High Pressure Pasteurization (HPP) is becoming more widespread in the world of raw pet food. Primal announced early this week that they will be using HPP on their poultry products. They join Stella & Chewey’s and Nature’s Variety in utilizing this additional step of processing raw diets.
HPP is a process which uses pressure to kill pathogens in food. The product is submerged in a water bath, and then pressurized for a brief period of time. Since pressure is applied evenly from all directions, the product remains intact. There is a slight temperature rise during the 3 minute process, and the benefits of pasteurization are achieved without added heat. You can watch a video of the HPP process here.
HPP has become a controversial process for some raw feeders and manufacturers. While most are in agreement about the efficacy of the process to kill bacteria such as salmonella, some claim the process is unnecessary while others are concerned over damage to the food. Some testing has shown food exposed to HPP to be nutritionally identical to unprocessed food. Other HPP tests have shown proteins to be denatured, or structurally changed, leading to a reduction in nutritional value.
The extent to which proteins may be denatured under HPP remains an open questio since each manufacturer uses a different process. The pressure, volume and temperatures involved all have a bearing on how much, if any, of an effect the process will have on their food.
The main rationale behind HPP is to ensure the safety of the food and eliminate “bad” bacteria and parasites. Food processed using HPP tests favorably for the absence of salmonella, e. coli and other nasty bacteria. It does not, however, guarantee the absence of these pathogens following testing, since the process may not eliminate the bacterial spores which can lead to new growth.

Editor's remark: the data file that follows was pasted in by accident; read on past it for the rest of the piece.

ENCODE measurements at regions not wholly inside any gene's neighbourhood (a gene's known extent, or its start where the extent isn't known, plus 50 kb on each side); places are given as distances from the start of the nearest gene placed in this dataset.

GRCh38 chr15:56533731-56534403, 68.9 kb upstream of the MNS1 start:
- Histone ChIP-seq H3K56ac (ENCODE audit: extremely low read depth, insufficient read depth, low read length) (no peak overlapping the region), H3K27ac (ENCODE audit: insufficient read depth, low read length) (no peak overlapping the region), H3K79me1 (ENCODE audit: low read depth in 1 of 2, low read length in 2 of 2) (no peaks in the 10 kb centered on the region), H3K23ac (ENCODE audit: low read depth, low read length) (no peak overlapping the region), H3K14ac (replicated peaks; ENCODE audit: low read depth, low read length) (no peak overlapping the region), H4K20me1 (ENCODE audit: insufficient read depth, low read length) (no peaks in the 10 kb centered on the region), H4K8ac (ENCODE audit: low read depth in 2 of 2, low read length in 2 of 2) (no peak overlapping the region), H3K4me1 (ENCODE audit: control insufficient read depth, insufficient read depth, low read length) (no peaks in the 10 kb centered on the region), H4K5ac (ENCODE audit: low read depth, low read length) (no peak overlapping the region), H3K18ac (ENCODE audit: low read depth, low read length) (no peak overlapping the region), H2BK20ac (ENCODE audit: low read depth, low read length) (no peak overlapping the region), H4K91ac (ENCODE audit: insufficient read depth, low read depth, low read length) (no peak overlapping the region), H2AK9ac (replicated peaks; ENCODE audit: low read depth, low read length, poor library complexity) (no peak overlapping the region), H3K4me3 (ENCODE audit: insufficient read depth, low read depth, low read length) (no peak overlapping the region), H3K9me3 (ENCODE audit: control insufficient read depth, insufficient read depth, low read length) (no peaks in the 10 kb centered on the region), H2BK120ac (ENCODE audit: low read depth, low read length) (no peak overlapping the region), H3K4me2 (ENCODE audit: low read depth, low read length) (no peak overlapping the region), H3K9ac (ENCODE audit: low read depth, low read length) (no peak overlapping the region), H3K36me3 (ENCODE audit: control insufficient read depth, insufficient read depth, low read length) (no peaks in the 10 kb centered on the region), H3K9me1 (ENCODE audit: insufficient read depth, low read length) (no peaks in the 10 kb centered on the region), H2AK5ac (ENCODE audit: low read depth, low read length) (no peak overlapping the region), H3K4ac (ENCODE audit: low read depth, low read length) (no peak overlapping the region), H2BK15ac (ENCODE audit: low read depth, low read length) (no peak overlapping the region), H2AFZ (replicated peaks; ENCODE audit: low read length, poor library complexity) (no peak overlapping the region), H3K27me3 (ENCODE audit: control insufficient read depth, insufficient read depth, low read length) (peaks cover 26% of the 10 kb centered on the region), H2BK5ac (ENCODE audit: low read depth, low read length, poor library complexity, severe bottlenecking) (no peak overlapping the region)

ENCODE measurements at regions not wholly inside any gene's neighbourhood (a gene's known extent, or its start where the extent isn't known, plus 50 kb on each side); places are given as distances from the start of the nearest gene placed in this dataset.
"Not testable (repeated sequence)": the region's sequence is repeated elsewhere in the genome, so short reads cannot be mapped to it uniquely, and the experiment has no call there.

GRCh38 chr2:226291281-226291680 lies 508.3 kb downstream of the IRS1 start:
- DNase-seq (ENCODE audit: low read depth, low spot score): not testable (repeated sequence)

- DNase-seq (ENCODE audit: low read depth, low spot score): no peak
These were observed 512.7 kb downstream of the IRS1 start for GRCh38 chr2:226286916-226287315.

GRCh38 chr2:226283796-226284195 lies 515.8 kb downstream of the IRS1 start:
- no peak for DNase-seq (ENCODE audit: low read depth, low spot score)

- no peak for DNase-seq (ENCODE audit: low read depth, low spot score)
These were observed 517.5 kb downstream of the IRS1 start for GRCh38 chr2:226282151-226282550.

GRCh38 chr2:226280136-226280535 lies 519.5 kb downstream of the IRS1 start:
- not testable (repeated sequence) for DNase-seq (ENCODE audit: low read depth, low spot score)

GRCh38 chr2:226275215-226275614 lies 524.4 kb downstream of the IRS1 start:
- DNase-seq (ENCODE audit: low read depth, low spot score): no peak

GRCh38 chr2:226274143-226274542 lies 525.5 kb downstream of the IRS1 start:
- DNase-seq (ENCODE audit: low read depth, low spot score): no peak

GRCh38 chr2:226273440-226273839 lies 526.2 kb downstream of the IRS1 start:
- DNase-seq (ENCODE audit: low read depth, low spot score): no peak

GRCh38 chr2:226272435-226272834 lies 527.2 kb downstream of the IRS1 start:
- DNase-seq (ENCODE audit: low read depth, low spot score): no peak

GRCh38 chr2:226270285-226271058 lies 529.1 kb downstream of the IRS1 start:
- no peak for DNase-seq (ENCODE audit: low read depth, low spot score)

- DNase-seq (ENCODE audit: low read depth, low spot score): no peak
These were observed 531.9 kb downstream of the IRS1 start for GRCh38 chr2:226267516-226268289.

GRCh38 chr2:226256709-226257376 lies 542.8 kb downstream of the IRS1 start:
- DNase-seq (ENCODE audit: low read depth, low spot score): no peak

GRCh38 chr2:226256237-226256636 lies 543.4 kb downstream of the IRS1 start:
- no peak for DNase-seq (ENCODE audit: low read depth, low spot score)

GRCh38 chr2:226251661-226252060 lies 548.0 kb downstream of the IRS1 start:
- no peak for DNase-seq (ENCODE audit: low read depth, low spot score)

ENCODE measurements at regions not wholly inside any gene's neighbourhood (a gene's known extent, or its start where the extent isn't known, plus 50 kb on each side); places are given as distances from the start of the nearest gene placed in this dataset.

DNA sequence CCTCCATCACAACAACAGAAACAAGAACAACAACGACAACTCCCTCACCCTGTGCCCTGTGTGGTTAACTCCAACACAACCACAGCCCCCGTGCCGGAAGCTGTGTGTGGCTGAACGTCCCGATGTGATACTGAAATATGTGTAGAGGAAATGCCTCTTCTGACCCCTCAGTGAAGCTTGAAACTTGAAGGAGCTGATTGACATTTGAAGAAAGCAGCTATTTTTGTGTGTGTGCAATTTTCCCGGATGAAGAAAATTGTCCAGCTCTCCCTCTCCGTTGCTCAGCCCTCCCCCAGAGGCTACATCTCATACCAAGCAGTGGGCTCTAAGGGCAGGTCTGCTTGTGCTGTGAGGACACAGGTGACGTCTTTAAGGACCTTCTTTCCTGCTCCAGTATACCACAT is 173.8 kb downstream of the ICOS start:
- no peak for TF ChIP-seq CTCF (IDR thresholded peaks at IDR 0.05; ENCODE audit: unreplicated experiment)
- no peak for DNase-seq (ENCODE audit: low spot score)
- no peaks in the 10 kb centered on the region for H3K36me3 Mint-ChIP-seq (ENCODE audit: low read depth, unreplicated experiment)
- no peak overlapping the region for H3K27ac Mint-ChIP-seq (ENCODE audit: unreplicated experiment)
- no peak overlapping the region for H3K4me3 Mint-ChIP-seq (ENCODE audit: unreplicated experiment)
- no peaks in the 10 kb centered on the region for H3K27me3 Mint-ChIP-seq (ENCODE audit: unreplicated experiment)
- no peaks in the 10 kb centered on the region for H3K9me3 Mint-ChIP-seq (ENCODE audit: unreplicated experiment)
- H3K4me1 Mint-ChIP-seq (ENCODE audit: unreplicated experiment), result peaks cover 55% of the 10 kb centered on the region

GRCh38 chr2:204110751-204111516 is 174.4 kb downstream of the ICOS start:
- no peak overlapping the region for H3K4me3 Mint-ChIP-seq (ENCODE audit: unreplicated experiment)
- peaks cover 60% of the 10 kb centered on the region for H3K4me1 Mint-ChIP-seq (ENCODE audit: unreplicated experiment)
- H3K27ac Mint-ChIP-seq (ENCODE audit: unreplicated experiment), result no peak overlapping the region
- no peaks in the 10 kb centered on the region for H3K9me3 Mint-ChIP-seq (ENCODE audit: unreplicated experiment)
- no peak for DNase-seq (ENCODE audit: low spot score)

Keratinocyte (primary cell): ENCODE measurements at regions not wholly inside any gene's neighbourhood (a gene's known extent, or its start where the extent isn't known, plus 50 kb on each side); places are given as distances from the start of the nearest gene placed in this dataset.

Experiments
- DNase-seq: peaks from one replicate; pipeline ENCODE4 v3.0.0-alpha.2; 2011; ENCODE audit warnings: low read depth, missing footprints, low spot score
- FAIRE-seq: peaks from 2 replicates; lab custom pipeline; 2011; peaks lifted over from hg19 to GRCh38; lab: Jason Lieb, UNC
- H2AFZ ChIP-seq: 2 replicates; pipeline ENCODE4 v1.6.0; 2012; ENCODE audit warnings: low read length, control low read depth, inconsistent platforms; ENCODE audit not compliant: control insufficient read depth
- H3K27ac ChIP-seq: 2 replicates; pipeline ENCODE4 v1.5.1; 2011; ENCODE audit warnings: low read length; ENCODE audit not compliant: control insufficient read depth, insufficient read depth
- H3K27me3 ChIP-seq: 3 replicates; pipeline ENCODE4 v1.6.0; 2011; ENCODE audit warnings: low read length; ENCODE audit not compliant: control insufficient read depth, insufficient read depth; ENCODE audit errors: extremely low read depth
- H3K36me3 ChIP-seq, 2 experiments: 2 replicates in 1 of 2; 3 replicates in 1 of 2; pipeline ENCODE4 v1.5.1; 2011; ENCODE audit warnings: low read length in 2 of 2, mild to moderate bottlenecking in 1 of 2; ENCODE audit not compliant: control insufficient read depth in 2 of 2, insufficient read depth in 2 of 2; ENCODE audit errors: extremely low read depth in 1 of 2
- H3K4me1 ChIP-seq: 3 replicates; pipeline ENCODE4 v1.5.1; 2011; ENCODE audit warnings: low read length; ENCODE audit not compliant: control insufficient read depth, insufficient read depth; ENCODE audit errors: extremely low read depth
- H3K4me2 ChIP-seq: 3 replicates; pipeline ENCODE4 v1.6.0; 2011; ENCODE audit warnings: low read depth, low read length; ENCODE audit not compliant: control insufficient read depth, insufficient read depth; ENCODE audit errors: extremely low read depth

So why use HPP at all? There has been increased scrutiny by the FDA and USDA on raw pet food diets. HPP allows manufacturers to comply with standards, even though these standards represent a “cleaner” food supply than what is found in supermarkets for human consumption. Since human meats are intended to be cooked, and cooking kills the majority of pathogens addressed by HPP, these foods actually contain higher allowable levels of bacteria.
Raw pet foods, intended to be fed raw (but not consumed by humans) are required to test for lower levels of bacteria than human meats. Even though our pets’ digestive systems are well equipped to handle these higher levels, problems can still arise if the meat is handled carelessly and proper cleanup procedures are not followed.
So, is HPP a boon or a step backwards for raw feeding? That depends on your personal opinion of the process and whether you trust the manufacturer of the product you choose to feed. There are options available for either approach. Is one better than the other? It depends on your “philosophy”. Still confused? Comment below, give us a call, or send an email- we’ll be happy to share a bit more information and help you make sense of this information.